A comparison of the heterotrimeric NatC complex with the heterodimeric NatA24 and NatB50 complexes revealed remarkable differences in their tertiary and quaternary structures (Fig. 2). All NAT complexes contain a catalytic subunit, with a conserved GNAT architecture. While NatA and NatB have related, single auxiliary subunits, NatC possesses two unrelated auxiliary subunits. Strikingly, the relative position of the NatC catalytic and auxiliary subunits is opposite to their arrangement in NatA and NatB. Whereas the auxiliary subunits Naa15 (NatA) and Naa25 (NatB) primarily engulf the N-terminal part of their catalytic subunits, Naa35 (NatC) additionally encloses the C-terminal half. In NatC, the β6–β7 loop, which is necessary for substrate binding, is in direct contact with the auxiliary subunit Naa35. In NatA and NatB, the β6–β7 loop makes no contact with the corresponding auxiliary subunit. Furthermore, NatA and NatB auxiliary subunits are necessary for the proper positioning of the catalytic α1–loop–α2 region, and hence for full catalytic activity24,50. In NatC, helix α2 of Naa30 is in contact with both auxiliary subunits Naa35 and Naa38. However, in contrast to NatA and NatB, α1 in Naa30 forms no contacts to either of the two auxiliary subunits.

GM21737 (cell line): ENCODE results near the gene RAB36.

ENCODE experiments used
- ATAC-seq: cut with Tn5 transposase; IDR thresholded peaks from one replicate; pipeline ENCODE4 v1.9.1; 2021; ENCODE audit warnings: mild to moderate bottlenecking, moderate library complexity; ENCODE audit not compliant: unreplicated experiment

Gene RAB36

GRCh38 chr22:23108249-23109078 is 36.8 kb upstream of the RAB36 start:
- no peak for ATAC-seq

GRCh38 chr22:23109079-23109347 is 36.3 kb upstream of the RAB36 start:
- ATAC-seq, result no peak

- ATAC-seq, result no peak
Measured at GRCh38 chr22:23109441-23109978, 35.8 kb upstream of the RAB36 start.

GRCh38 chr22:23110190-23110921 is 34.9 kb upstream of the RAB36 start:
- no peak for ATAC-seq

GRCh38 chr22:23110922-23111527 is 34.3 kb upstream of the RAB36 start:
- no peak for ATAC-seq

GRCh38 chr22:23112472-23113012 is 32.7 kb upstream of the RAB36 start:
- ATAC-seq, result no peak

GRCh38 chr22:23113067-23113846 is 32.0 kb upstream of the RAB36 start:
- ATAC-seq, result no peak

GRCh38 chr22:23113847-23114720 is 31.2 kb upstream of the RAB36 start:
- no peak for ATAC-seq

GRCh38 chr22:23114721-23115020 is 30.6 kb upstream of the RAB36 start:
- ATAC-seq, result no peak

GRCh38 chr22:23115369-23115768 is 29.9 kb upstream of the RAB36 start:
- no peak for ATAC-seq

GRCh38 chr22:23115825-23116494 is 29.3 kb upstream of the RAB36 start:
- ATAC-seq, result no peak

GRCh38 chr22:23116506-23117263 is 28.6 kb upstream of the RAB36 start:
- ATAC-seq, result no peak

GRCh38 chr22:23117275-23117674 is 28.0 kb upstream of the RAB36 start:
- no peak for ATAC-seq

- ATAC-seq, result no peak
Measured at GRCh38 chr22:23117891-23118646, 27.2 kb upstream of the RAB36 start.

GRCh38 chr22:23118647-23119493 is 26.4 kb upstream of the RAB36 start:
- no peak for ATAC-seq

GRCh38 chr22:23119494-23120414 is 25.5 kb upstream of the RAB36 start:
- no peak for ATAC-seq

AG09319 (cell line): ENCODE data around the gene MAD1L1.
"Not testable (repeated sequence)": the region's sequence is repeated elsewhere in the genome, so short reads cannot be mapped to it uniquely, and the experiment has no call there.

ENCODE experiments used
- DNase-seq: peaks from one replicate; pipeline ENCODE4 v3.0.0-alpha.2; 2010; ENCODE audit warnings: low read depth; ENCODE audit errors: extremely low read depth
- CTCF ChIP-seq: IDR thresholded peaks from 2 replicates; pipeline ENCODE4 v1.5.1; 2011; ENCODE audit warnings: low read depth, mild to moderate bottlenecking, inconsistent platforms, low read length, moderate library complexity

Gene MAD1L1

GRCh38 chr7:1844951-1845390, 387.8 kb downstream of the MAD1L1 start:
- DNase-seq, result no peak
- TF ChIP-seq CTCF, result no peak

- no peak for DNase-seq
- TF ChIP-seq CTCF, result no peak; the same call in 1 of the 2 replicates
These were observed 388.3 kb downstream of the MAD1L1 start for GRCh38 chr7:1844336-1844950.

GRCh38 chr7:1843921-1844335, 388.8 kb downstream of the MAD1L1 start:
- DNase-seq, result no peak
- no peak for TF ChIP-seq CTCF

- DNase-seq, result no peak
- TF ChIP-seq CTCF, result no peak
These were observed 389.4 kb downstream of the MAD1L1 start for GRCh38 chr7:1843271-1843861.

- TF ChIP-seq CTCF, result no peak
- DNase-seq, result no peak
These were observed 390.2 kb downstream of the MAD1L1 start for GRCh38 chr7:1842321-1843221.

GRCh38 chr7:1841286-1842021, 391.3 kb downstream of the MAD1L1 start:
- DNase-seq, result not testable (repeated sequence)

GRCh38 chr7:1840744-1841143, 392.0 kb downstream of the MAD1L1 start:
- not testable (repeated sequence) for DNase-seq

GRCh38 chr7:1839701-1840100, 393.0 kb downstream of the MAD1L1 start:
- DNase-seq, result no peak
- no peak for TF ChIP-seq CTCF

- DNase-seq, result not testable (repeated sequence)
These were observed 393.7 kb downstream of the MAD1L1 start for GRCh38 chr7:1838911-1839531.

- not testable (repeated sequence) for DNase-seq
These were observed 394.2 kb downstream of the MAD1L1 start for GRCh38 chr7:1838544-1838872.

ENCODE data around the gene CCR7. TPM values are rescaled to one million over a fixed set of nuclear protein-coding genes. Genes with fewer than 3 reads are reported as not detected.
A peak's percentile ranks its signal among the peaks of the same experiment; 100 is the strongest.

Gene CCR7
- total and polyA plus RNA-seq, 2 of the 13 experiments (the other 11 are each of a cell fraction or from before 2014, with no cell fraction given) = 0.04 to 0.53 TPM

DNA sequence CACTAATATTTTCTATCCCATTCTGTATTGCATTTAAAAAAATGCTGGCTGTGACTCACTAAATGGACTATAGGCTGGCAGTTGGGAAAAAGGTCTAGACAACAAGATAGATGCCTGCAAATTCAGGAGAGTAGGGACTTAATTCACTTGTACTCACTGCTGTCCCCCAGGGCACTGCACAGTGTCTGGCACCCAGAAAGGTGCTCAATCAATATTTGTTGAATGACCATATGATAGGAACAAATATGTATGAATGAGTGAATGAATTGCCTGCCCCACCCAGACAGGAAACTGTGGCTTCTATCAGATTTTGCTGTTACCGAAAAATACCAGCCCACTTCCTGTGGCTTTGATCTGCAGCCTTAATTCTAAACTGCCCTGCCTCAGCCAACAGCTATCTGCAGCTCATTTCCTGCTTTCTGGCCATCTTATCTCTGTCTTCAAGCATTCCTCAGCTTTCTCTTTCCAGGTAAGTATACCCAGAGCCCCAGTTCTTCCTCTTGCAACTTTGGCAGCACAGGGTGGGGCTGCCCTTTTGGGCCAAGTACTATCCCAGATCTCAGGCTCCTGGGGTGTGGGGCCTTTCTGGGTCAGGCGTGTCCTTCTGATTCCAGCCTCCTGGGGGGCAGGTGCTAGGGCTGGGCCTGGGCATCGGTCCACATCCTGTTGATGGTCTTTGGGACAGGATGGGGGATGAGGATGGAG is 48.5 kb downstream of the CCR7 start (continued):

Fig. 2: Structural comparison of the NatC complex.
figure 2

Comparison of CoA-bound S. cerevisiae NatC with acetyl-CoA-bound S. pombe NatA (pdb code 4KVO) and CoA-bound Candida albicans NatB (5K04). The catalytic subunits (cyan) are in the same orientation. The boxed areas are magnified at the bottom and show the interactions of the α1–loop–α2 segment and β6–β7 loop (cartoon representation), with the auxiliary subunits (surface representation).

Substrate recognition in NatC